Moderated by Melanin Unscripted creator Amarachi Nwosu and presented in partnership with OkayAfrica, the design-based conversation explored everything from sustainable practices in manufacturing, to the overall evolution of streetwear globally. The founders of Free the Youth, which was been called Ghana's number one streetwear brand, expanded on how they've been able to build their audience, and shared details about their community-based initiatives.

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Check out some of the action that took place at the Daily Paper x FYT event below, with photos by Abena Boamah.

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Justice Mukheli. Courtesy of Black Major/Bongeziwe Mabandla.

Interview: Bongeziwe Mabandla's New Album Is a Calm Meditation On Relationships

We speak with the South African artist about his captivating new album, iimini, love cycles, and the unexpected influence of Bon Iver.

"I've been playing at home for so many years and pretending to be having shows in my living room, and today it's actually happening," Bongeziwe Mabandla says, smiling out at me from my cellphone as I watch him play songs on Instagram Live, guitar close to his chest.

Two weekends ago, Mabandla was meant to be celebrating the release of his third album, iimini, at the Untitled Basement in Braamfontein in Joburg, which would no doubt have been packed with some of the many fans the musician has made since his debut release, Umlilo, in 2012. With South Africa joining many other parts of the world in a lockdown, those dates were cancelled and Mabandla, like many other artists, took to social media to still play some tracks from the album. The songs on iimini are about the life and death of a relationship—songs that are finding their way into the hearts of fans around the world, some of whom, now stuck in isolation, may be having to confront the ups and downs of love, with nowhere to hide.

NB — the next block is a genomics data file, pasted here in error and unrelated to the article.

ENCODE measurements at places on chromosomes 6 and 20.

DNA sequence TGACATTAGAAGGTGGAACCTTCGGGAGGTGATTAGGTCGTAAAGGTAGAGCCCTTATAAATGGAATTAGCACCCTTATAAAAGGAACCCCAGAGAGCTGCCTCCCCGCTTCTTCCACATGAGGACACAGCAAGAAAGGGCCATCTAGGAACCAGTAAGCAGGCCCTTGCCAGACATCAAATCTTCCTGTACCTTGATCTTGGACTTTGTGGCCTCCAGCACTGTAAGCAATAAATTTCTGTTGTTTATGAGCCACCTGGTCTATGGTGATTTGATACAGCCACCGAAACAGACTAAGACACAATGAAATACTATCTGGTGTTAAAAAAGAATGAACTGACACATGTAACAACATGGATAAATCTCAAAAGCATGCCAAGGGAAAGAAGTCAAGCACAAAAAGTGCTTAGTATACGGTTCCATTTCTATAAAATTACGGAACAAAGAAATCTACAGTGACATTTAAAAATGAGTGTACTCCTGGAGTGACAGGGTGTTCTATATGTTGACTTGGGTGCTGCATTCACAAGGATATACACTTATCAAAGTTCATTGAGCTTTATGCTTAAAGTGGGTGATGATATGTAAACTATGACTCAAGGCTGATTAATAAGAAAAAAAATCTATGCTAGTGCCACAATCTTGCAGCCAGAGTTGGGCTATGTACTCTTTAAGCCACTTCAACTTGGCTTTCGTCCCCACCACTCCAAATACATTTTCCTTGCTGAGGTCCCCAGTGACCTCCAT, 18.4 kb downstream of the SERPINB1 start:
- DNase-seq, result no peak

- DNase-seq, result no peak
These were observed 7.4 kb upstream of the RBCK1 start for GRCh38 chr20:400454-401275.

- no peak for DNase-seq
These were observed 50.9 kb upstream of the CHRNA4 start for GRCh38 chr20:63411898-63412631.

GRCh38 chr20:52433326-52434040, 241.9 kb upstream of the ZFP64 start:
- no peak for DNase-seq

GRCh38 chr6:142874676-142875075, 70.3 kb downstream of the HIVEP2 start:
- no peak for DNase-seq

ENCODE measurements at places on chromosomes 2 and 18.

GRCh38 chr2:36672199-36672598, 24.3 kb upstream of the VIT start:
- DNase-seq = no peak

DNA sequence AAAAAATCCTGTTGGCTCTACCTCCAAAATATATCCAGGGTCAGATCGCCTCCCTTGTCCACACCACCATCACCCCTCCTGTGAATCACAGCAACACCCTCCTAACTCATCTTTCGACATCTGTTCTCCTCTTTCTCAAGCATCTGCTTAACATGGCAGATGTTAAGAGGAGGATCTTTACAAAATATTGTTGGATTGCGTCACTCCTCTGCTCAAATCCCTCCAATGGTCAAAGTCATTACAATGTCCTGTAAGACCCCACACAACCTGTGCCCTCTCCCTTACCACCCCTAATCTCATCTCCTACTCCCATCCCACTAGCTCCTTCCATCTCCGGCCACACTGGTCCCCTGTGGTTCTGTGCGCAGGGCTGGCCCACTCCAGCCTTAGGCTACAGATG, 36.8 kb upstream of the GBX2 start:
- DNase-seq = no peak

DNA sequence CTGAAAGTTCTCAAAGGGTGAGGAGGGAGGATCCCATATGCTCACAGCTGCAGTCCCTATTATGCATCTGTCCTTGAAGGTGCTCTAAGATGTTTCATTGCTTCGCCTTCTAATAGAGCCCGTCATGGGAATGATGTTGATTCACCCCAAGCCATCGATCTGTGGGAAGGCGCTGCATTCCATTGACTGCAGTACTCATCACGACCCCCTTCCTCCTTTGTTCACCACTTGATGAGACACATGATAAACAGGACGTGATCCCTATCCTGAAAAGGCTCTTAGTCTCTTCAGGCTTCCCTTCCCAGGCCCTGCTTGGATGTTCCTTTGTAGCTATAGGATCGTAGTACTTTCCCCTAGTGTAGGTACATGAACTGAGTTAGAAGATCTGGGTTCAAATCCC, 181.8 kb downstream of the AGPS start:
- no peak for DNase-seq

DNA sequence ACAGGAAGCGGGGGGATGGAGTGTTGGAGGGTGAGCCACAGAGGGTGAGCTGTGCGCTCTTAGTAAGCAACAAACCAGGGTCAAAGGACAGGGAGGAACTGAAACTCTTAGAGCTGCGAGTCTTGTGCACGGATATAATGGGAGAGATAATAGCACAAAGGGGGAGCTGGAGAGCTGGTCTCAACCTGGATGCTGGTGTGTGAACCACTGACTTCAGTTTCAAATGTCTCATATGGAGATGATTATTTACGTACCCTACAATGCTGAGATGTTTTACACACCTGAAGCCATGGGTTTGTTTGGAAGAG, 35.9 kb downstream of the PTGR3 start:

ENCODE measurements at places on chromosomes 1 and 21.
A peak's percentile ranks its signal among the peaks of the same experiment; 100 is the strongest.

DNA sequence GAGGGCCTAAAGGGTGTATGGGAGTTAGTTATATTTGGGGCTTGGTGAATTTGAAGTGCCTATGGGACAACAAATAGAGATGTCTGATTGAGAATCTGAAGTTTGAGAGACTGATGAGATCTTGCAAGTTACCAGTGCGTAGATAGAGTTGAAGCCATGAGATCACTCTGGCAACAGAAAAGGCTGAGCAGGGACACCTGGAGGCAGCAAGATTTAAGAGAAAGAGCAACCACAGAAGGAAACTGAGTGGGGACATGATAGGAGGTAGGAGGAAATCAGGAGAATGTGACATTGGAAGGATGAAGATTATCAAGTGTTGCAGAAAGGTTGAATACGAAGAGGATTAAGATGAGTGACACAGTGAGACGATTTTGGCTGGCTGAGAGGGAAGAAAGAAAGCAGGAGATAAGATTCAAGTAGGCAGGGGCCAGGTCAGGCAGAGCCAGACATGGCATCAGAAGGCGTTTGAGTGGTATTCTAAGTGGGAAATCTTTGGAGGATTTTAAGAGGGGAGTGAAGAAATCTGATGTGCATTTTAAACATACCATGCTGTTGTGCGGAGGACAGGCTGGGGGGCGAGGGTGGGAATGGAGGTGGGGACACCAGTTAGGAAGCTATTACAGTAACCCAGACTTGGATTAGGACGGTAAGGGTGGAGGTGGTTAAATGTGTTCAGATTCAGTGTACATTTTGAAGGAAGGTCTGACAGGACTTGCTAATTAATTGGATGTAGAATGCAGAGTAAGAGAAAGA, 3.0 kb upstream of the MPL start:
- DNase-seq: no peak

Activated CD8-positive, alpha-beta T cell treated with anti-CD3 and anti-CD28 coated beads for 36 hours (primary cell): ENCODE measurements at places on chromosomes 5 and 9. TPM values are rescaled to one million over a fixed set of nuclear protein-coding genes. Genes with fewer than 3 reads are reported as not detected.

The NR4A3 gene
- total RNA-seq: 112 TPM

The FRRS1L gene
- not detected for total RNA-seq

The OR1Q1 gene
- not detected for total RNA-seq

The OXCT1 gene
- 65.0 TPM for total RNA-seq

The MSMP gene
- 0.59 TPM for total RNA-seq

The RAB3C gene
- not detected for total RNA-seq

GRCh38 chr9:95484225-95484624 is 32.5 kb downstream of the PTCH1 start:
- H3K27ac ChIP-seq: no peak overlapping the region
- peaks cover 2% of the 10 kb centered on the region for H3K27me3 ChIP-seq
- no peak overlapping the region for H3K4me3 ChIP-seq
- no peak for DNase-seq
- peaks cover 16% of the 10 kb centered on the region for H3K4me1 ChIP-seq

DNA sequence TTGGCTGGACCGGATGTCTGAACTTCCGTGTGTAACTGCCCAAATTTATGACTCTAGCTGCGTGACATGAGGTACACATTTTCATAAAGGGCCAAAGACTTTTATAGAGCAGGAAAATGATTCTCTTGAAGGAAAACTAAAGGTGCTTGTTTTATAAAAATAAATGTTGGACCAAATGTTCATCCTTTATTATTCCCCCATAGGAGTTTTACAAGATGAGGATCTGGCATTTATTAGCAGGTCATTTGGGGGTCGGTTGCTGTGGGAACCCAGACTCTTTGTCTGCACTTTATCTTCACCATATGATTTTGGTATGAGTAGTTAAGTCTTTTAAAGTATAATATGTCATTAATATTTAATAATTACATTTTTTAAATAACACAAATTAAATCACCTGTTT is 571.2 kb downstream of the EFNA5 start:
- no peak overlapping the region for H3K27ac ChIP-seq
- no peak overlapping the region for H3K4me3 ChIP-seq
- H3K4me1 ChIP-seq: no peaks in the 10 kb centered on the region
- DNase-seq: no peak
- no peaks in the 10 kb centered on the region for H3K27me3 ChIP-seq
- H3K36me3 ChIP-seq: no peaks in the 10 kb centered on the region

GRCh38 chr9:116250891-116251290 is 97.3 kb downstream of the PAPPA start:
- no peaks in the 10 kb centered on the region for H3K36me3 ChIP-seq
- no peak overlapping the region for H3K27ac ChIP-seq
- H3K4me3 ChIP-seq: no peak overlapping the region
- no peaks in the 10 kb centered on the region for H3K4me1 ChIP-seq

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GuiltyBeatz isn't a new name in the Ghanaian music scene. A casual music fan's first introduction to him would've likely been years ago on "Sample You," one of Mr Eazi's early breakout hits. However, he had scored his first major hit two years before that, in the Nigerian music space on Jesse Jagz' and Wizkid's 2013 hit "Bad Girl." In the years to come, the producer has gone on to craft productions for some of Ghana's most talented artists.

In the years to come, the producer has gone on to craft productions for some of Ghana's most talented artists, having worked with the likes of Efya, Pappy Kojo, Sarkodie, R2Bees, Stonebwoy, Bisa Kdei, Wande Coal, Moelogo and many more over the last decade. The biggest break of the talented producer's career, however, came with the arrival of his own single "Akwaaba".

In 2018, GuiltyBeatz shared "Akwaaba" under Mr Eazi's Banku Music imprint, shortly afterwards the song and its accompanying dance went viral. The track and dance graced party floors, music & dance videos, and even church auditoriums all around the world, instantly making him one of Africa's most influential producers. Awards, nominations, and festival bookings followed the huge success of "Akwaaba." Then, exactly a year later, the biggest highlight of his career so far would arrive: three production credits on Beyoncé's album The Lion King: The Gift.